Monday, July 2, 2012

Review: Monument 14 by Emmy Laybourne

Release Date: June 5, 2012
Feiwel & Friends
Author Information:
Website / Blog / Twitter
Survival, Dystopian
Available Formats:
Hardcover and eBook
My Shelf: Want to Buy
Buy the Book:
Amazon / Barnes & Noble / Books-A-Million
Your mother hollers that you’re going to miss the bus. She can see it coming down the street. You don’t stop and hug her and tell her you love her. You don’t thank her for being a good, kind, patient mother. Of course not—you launch yourself down the stairs and make a run for the corner.

Only, if it’s the last time you’ll ever see your mother, you sort of start to wish you’d stopped and did those things. Maybe even missed the bus.

But the bus was barreling down our street, so I ran.

Fourteen kids. One superstore. A million things that go wrong.

In Emmy Laybourne’s action-packed debut novel, six high school kids (some popular, some not), two eighth graders (one a tech genius), and six little kids trapped together in a chain superstore build a refuge for themselves inside. While outside, a series of escalating disasters, beginning with a monster hailstorm and ending with a chemical weapons spill, seems to be tearing the world—as they know it—apart.

How can you not be interested in a story where what appears to be a normal, rather mundane day turns into a struggle to survive with the world literally falling apart around you? There are all kinds of crazy things going on in the beginning of this book: deadly, destructive hailstorms, exploding cars, and buses ramming into supermarkets, and I was immediately pulled into the story. Throw into the mix some nuclear disasters and megatsunamis, and I was hooked (yeah, survival of the fittest, baby!). It sounds like a great premise for a survival dystopian novel, right? However, while the book was quite enjoyable and entertaining, it lacked a few things that made it memorable for me.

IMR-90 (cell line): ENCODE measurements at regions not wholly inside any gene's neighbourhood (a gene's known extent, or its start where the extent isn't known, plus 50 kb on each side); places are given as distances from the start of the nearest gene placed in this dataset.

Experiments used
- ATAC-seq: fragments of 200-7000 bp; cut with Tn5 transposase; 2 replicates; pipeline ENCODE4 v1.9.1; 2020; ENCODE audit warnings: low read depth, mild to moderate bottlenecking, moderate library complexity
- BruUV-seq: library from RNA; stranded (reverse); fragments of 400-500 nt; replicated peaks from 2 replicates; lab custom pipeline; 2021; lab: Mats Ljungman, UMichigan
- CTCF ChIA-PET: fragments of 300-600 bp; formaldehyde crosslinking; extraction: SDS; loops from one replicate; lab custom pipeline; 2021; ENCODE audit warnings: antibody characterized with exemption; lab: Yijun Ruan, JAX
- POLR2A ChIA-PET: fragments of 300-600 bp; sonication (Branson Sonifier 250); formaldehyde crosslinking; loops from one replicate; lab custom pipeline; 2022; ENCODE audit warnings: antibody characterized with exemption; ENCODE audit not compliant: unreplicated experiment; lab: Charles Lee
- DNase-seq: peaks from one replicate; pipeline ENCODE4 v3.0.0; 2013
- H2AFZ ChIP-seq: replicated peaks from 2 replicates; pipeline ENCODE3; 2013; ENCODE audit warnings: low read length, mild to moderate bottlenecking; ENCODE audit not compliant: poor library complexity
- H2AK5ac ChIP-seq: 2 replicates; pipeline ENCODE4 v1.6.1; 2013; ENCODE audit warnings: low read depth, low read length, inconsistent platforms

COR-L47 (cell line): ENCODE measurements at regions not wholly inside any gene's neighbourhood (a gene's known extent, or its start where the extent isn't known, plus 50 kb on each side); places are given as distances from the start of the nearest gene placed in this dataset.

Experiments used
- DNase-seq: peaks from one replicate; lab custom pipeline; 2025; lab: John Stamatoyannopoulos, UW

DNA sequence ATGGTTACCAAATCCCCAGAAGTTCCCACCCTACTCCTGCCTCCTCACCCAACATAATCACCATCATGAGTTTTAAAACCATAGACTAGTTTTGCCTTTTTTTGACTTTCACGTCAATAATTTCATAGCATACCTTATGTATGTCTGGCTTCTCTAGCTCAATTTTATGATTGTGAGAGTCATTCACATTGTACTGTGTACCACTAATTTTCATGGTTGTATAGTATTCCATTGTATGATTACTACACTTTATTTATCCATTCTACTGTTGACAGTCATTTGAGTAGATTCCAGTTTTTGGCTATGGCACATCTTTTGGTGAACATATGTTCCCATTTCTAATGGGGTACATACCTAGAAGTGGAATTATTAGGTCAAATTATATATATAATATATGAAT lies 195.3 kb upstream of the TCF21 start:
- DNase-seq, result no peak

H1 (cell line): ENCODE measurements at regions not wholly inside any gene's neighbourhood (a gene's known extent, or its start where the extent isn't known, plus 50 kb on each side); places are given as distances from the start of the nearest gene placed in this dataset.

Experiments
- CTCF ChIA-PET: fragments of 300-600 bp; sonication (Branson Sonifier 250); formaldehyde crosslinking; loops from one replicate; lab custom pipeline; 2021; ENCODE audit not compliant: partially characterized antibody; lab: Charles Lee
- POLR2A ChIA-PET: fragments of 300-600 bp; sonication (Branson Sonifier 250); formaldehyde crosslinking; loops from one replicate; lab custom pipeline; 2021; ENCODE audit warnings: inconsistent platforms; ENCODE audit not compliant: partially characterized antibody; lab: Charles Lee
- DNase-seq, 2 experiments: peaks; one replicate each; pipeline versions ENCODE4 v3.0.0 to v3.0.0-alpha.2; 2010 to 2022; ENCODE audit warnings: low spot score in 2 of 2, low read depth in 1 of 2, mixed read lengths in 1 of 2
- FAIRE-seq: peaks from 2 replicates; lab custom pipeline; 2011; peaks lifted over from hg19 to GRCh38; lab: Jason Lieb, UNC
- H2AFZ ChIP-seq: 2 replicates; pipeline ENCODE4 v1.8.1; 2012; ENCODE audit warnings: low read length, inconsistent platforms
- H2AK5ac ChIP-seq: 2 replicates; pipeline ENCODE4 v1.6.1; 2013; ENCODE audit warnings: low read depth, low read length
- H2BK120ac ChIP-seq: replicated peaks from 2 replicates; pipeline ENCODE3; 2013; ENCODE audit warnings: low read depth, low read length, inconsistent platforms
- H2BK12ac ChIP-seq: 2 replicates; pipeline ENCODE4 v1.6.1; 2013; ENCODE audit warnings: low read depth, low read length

With the beginning of the story starting out action-heavy and rather dramatic, I expected a similar kind of tone/pacing for the rest of the story. However, once the children get confined to the supermarket, things really decelerate and cool down. Survival for them comes in the form of structure and order, where everyone has chores they need to carry out, such as cooking, sorting supermarket items, and taking stock inventory. While it was impressive to read about how these teenagers and children were able to care for themselves, especially in such trying times, it lacked entertainment value. The only intense moments were intermittent fights over who would be leader of their group or relationship drama between a few of the high schoolers. These moments helped the story progress, but the slow pacing kept me from being fully invested. My favorite moments were when they were able to get information about the outside world, but unfortunately those moments were few and far between. I mean, the world is being destroyed, I want to know what is going on!  Even at the end of the book, I was uncertain of what the current situation was and the ramifications of all the disasters, but hopefully those things will be further explained in the next installment.